“Those are short-term solutions but the long-term solution is making sure pipeline capacity is expanded.”

Asked then what options are being considered, he said: “I don’t know what those options are. Officials are engaging with the provincial officials.”

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Alberta ramps up pressure on Ottawa to offer more than "bland assurances" on resource bill




CALGARY – Alberta’s government is ramping up pressure on Ottawa to offer more than “bland assurances” that new legislation perceived to be harmful to the oil and gas sector will be amended.

Alberta Environment and Parks Minister Shannon Phillips said Wednesday the federal government has not done enough to deal with the province’s concerns over Bill C-69, a contentious bill currently before the Senate that industry has said would drive away new investment in the energy sector.

Phillips said ministers in Ottawa had offered only “bland assurances” that her concerns about Bill C-69 would be addressed but added she “put hardly any stock” in those assurances because it hasn’t been followed up by any action.

Bill C-69 would re-organize the National Energy Board and establish a new review process for such major natural resources projects as pipelines and mines, but which Phillips described as being like a “black box” because little information is available on which projects would be included in the new reviews.

“In this business, where things are too important to get wrong, bland assurances don’t go anywhere near far enough. We’ve asked for specific things and they have yet to deliver,” she said at an energy conference in Calgary.

Those specific things include a reinstatement of a “standing test” for who can intervene in pipeline project reviews and a list of the types of projects that would be affected by the new act.

The Alberta government also wants the impact of downstream greenhouse gas emissions left out of the new review process.

Similarly, energy industry executives say they’ve been offered nothing concrete showing that the federal government is willing to make changes they feel are necessary to the bill, Explorers and Producers Association of Canada president Gary Leach said.

“I would certainly hope Ottawa is getting the message,” Leach said, but added that industry has lobbied the government for changes while the bill was still before the House of Commons without success. It is now before the senate.

Natural Resources Minister Amarjeet Sohi declined to provide a timeline for when the project list accompanying Bill C-69 would be released but said he had a series of productive meetings with Phillips on the act.

“We have been very clear that Bill C-69 will not intrude into areas of provincial jurisdiction. It will focus on areas of federal responsibility,” Sohi said.

Alberta’s NDP government and the federal Liberal government have been aligned on a number of energy and environmental issues, including carbon taxes, but Bill C-69 is driving a wedge between the two governments.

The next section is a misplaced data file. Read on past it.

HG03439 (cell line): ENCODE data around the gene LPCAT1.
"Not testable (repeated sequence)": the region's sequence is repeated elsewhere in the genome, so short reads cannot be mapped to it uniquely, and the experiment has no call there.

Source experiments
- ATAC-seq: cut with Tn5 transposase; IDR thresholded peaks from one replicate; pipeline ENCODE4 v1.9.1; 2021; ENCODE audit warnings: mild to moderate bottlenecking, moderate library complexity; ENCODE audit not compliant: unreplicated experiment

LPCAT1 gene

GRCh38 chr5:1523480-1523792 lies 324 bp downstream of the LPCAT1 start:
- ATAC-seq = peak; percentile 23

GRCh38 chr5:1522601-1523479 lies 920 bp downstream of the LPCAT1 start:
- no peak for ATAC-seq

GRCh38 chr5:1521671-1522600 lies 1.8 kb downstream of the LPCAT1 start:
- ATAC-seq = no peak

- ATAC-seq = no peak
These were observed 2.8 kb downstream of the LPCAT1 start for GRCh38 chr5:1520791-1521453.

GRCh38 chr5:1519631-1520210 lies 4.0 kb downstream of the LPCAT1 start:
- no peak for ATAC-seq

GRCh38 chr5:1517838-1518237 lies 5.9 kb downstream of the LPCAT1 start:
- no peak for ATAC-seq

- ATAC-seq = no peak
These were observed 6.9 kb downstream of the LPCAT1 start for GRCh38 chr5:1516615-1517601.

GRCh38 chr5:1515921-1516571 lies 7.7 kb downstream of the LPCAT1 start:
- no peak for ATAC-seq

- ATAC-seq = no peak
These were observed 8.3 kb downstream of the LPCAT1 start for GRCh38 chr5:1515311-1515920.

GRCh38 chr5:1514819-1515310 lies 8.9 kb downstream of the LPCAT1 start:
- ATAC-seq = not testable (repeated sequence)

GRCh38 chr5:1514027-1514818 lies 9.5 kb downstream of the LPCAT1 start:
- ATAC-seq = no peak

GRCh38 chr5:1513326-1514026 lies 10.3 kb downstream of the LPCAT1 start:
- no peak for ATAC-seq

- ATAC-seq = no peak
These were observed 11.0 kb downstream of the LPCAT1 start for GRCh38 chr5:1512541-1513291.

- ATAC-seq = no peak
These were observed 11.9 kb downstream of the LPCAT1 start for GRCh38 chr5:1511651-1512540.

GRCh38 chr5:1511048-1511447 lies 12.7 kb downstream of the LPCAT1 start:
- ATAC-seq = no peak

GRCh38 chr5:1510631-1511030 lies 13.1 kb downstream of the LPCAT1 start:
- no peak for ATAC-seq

Phillips travelled to Ottawa in October to raise her concerns about the bill, which she said are still not alleviated.

“If they feel so strongly that they’ve given us assurances, then they need to amend the act,” she said.

For his part, Sohi said amendments weren’t out of the question.

“If the Senate wants to propose amendments, we will be open to that,” he said.

I’m interested in listening to the solutions, but these solutions must be workable

Natural Resources Minister Amarjeet Sohi

Edmonton has been steadily ramping up pressure on the federal government to intervene quickly and help alleviate what is considered a crisis in the province, where Western Canada Select oil barrels sell for as much as US$50 per barrel less than the West Texas Intermediate benchmark.

The province asked Ottawa to buy new trains to help move oil out of Alberta and clear a glut of crude in the province, which has led to the wide price discounts.

Fitch Ratings released a report Wednesday that showed wider discounts for Canadian oil would persist even if domestic oil producers cut their output in an attempt to clear a glut of oil trapped in the province.

“I share the frustration many of us feel,” Sohi said of the discounted Canadian oil price, which is causing financial pain for oil companies and also for the royalty revenues pulled in by the provincial government.

He said he was also frustrated by recent delays to the construction of new pipelines, such as Keystone XL, and has listened to Alberta’s proposals for solving the problem.

“I’m interested in listening to the solutions, but these solutions must be workable,” he said, adding that “the long-term solution is building pipelines.”

If the US$40 discounts discounts persist through 2019, the Alberta government could see their royalty revenues fall by $5 billion, according to estimates by Peters & Co.

Canadian producers plan to curtail around 200,000 barrels of oil per day, which should overtime alleviate the depressed prices, Peters analysts said in a report published Tuesday.